So you’d need to change the code to:
Dim objXL As Object Set objXL = CreateObject("Excel.Application") With objXL.Application .Workbooks.Open "C:\My Documents\MySpreadsheet.xls" .Visible = True .ActiveWorkbook.RunAutoMacros 1 End With
A Compile All Modules done after removing your reference will catch all of these issues, provided that you have Option Explicit set to On at the top of your modules.
How can I reduce problems with References when distributing applications?
Once you’ve got your references down to the minimum, it’s time to add the code to your application that will check that the expected reference files exist on the target workstation. Here are some basic rules to remember, based on the advice of Michael Kaplan at www.trigeminal.com/usenet/usenet026.asp:
- First, start with a one-line AutoExec Macro that calls your checking routine: You don’t want Jet’s Expression Service (ES) to get involved yet, as the library that it’s kept in may have been disabled by a missing reference.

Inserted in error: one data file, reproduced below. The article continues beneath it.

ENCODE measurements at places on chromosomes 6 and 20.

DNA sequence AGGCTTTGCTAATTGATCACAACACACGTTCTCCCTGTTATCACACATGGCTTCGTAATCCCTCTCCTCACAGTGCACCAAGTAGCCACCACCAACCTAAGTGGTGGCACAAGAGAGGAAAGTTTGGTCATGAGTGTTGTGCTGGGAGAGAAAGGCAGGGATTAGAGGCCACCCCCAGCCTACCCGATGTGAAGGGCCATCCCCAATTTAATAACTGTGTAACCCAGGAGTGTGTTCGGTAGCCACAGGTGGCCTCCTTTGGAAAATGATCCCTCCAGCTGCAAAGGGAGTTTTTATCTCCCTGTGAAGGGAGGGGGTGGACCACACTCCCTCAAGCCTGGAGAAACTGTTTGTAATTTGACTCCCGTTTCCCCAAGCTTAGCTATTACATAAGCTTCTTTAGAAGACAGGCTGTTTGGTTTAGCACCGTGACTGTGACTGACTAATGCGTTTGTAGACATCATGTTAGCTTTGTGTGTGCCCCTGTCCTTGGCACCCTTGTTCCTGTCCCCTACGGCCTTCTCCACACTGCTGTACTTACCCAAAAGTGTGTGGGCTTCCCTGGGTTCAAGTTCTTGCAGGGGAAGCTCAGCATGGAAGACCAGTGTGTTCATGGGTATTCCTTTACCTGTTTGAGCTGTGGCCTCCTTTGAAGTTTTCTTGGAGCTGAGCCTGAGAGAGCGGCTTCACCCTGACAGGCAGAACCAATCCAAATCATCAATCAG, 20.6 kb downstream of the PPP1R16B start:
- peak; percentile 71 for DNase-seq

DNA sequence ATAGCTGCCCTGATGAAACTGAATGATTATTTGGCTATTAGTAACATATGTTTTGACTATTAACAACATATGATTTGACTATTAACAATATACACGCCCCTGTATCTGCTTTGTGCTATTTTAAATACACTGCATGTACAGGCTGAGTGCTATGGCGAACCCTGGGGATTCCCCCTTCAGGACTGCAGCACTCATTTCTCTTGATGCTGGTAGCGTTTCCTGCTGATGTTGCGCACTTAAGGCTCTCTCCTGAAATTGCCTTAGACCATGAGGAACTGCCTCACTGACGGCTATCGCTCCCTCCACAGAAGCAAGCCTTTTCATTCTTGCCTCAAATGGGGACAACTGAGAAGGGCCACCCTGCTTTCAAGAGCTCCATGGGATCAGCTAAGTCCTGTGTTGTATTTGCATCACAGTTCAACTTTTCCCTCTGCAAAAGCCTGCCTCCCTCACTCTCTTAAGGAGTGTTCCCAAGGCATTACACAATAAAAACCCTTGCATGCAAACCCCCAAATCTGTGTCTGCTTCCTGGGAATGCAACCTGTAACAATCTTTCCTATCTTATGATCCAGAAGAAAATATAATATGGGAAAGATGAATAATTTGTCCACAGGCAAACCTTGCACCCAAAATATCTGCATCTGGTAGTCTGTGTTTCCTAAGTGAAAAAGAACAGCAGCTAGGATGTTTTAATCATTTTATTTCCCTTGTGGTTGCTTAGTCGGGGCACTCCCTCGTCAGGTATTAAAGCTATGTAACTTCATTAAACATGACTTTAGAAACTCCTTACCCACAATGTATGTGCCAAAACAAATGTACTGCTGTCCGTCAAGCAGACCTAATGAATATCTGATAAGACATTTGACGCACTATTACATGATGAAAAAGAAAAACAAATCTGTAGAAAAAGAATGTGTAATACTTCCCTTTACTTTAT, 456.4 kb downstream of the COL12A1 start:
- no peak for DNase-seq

- The module that contains your checking routine should only contain routines related to this reference checking and nothing else.
- Your checking routine should only use VBA or Access functionality. Make sure that every function call to VBA or Access is “disambiguated.” This means explicitly indicating the library in which the function exists. For instance, if you’re using a VBA function such as Left$, use VBA.Left$(…) rather than just Left$(…). In that way, no searching for the function will be done: VBA knows to look only in the VBA library. (Of course, you can still run into a problem if the VBA file referenced in the project isn’t present on the target workstation.)